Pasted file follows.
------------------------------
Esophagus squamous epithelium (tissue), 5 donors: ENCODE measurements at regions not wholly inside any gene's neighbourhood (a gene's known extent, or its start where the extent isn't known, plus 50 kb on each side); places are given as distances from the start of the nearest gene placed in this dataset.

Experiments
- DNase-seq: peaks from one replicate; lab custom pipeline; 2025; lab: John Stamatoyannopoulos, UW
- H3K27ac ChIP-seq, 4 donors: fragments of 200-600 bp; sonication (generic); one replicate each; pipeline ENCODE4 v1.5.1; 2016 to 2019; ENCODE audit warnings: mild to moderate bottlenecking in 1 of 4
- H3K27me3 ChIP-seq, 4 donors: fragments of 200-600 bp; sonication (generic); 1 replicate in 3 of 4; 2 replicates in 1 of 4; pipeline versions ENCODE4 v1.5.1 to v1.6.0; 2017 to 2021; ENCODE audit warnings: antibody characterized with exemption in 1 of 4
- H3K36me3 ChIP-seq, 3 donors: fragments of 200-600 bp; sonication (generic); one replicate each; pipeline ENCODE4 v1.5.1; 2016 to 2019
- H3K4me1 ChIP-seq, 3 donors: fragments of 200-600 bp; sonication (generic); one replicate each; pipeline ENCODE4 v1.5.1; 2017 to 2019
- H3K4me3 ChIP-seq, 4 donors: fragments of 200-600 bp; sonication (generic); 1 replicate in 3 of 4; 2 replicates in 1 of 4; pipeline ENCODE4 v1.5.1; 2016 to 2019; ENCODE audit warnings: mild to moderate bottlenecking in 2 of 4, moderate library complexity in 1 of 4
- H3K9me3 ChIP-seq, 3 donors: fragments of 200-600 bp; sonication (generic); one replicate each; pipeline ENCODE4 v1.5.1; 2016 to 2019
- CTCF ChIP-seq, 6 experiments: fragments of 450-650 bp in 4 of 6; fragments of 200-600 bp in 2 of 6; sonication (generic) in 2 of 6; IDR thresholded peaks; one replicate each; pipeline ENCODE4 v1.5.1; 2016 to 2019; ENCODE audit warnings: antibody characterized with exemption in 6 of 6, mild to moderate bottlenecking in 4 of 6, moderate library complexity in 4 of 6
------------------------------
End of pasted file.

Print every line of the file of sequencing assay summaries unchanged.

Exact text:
Esophagus squamous epithelium (tissue), 5 donors: ENCODE measurements at regions not wholly inside any gene's neighbourhood (a gene's known extent, or its start where the extent isn't known, plus 50 kb on each side); places are given as distances from the start of the nearest gene placed in this dataset.

Experiments
- DNase-seq: peaks from one replicate; lab custom pipeline; 2025; lab: John Stamatoyannopoulos, UW
- H3K27ac ChIP-seq, 4 donors: fragments of 200-600 bp; sonication (generic); one replicate each; pipeline ENCODE4 v1.5.1; 2016 to 2019; ENCODE audit warnings: mild to moderate bottlenecking in 1 of 4
- H3K27me3 ChIP-seq, 4 donors: fragments of 200-600 bp; sonication (generic); 1 replicate in 3 of 4; 2 replicates in 1 of 4; pipeline versions ENCODE4 v1.5.1 to v1.6.0; 2017 to 2021; ENCODE audit warnings: antibody characterized with exemption in 1 of 4
- H3K36me3 ChIP-seq, 3 donors: fragments of 200-600 bp; sonication (generic); one replicate each; pipeline ENCODE4 v1.5.1; 2016 to 2019
- H3K4me1 ChIP-seq, 3 donors: fragments of 200-600 bp; sonication (generic); one replicate each; pipeline ENCODE4 v1.5.1; 2017 to 2019
- H3K4me3 ChIP-seq, 4 donors: fragments of 200-600 bp; sonication (generic); 1 replicate in 3 of 4; 2 replicates in 1 of 4; pipeline ENCODE4 v1.5.1; 2016 to 2019; ENCODE audit warnings: mild to moderate bottlenecking in 2 of 4, moderate library complexity in 1 of 4
- H3K9me3 ChIP-seq, 3 donors: fragments of 200-600 bp; sonication (generic); one replicate each; pipeline ENCODE4 v1.5.1; 2016 to 2019
- CTCF ChIP-seq, 6 experiments: fragments of 450-650 bp in 4 of 6; fragments of 200-600 bp in 2 of 6; sonication (generic) in 2 of 6; IDR thresholded peaks; one replicate each; pipeline ENCODE4 v1.5.1; 2016 to 2019; ENCODE audit warnings: antibody characterized with exemption in 6 of 6, mild to moderate bottlenecking in 4 of 6, moderate library complexity in 4 of 6